British Journal of Nutrition

Metabolism and Metabolic Studies

Evaluation of the long-term effects of gastric inhibitory polypeptide–ovalbumin conjugates on insulin resistance, metabolic dysfunction, energy balance and cognition in high-fat-fed mice

Nigel Irwina1 c1, Ian A. Montgomerya1 and Peter R. Flatta1

a1 School of Biomedical Sciences Research Institute, SAAD Centre for Pharmacy and Diabetes, University of Ulster, Coleraine BT52 1SA, UK

Abstract

The effects of active immunisation with gastric inhibitory polypeptide (GIP) or (proline3)GIP–ovalbumin conjugates on insulin resistance, metabolic dysfunction, energy expenditure and cognition were examined in high-fat-fed mice. Normal mice were injected (subcutaneously) once every 14 d for 98 d with GIP–ovalbumin conjugates, with transfer to a high-fat diet on day 21. Active immunisation resulted in GIP antibody generation and significantly (P < 0·01 to P < 0·001) reduced circulating non-fasting plasma insulin concentrations compared to high-fat control mice from day 70 onwards. The glycaemic responses to intraperitoneal glucose or nutrient ingestion were significantly improved in all treated mice, with corresponding stimulated plasma insulin levels depressed compared to high-fat controls. These changes were associated with substantially (P < 0·001) improved glucose-lowering responses to exogenous insulin and decreases of muscle and fat TAG, pancreatic insulin, circulating total and LDL-cholesterol levels (P < 0·01 to P < 0·001). Treatment with GIP–ovalbumin conjugates was not associated with alterations in energy expenditure, indirect calorimetry or aspects of cognitive function. The observed changes were almost identical in GIP and (Pro3)GIP immunised mice and were independent of any effects on food intake or body weight. Further tests established that coupling of GIP peptides to ovalbumin abolished any intrinsic insulin-releasing or glucose-lowering activity. These results suggest that induction of GIP-neutralising antibodies with GIP–ovalbumin conjugates is an effective means of countering the metabolic abnormalities induced by high-fat feeding and does not adversely have an impact on a marker of cognition function or energy expenditure.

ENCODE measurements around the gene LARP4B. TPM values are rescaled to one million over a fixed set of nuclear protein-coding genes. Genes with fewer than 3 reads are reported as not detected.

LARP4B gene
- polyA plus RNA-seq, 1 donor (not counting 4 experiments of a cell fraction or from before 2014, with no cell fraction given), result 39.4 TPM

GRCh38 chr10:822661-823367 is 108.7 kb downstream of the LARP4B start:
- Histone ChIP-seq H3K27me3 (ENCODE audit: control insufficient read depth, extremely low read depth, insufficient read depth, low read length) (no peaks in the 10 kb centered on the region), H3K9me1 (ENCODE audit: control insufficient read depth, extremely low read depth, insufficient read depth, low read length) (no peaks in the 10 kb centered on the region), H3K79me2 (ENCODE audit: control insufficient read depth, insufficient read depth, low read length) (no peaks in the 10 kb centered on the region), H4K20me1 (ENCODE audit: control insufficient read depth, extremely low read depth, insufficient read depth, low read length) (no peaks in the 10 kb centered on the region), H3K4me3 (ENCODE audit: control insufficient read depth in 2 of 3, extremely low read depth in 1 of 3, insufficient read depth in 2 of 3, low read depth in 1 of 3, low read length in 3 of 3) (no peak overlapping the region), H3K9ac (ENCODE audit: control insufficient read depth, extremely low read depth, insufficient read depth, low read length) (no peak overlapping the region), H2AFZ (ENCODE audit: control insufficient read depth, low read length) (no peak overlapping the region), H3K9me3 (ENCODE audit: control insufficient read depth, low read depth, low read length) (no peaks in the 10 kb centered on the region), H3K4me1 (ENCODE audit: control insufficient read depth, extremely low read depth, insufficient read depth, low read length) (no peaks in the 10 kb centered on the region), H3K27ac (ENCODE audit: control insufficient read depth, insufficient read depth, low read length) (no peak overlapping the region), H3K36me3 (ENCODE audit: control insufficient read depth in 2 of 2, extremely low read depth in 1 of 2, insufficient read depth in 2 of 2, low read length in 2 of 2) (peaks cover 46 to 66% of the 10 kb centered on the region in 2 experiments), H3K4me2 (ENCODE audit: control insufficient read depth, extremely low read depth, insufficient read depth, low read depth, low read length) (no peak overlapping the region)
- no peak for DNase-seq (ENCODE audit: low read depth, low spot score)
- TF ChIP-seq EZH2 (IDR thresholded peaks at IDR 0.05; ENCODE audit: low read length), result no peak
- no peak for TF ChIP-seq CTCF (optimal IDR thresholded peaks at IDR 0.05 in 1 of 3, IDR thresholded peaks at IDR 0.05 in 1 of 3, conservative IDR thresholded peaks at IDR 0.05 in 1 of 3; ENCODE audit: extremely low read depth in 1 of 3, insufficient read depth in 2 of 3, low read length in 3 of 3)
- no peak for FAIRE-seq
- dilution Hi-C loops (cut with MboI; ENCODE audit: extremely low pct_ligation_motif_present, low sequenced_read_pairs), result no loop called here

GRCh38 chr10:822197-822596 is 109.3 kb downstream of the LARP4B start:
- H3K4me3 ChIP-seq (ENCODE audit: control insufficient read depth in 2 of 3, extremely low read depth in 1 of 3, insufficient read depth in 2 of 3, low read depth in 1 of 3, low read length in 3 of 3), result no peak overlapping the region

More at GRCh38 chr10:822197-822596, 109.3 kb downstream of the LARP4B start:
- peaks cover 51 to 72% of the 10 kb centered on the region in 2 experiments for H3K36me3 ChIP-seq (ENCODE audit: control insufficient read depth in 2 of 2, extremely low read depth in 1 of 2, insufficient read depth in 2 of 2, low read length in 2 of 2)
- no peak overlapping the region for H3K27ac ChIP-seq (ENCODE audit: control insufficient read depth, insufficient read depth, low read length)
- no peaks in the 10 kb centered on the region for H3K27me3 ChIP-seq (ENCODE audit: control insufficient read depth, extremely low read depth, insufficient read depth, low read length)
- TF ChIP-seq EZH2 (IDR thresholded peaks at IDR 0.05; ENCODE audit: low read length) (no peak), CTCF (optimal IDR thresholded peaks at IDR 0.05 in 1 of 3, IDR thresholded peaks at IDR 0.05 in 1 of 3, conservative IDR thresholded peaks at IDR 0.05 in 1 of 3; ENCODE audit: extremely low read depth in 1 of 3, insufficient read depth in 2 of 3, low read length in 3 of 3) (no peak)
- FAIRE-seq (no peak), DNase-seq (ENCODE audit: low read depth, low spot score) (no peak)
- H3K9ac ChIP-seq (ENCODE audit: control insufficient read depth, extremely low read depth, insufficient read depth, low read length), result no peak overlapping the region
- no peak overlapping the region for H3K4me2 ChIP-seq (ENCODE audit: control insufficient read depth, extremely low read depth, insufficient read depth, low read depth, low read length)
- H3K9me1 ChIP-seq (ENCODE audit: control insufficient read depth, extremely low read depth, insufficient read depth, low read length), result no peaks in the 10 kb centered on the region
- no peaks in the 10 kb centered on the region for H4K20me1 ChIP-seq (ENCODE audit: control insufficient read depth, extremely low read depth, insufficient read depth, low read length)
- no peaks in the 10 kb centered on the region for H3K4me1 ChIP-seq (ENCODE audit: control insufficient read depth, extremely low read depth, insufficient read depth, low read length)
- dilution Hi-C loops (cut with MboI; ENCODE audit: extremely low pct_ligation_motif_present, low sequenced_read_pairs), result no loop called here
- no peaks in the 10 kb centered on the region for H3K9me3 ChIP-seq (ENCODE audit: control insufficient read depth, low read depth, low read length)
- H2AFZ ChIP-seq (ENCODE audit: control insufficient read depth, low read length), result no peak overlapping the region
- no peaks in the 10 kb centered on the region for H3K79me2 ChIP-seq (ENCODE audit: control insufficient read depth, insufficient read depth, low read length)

(Received March 30 2011)

(Revised August 22 2011)

(Accepted August 23 2011)

(Online publication January 20 2012)

Correspondence:

c1 Corresponding author: Dr N. Irwin, fax +44 28 70 323939, email n.irwin@ulster.ac.uk

Footnotes

† These authors contributed equally to the work.

Abbreviations: AUC, area under the curve; GIP, gastric inhibitory polypeptide; Pro3, proline3; RI, recognition index

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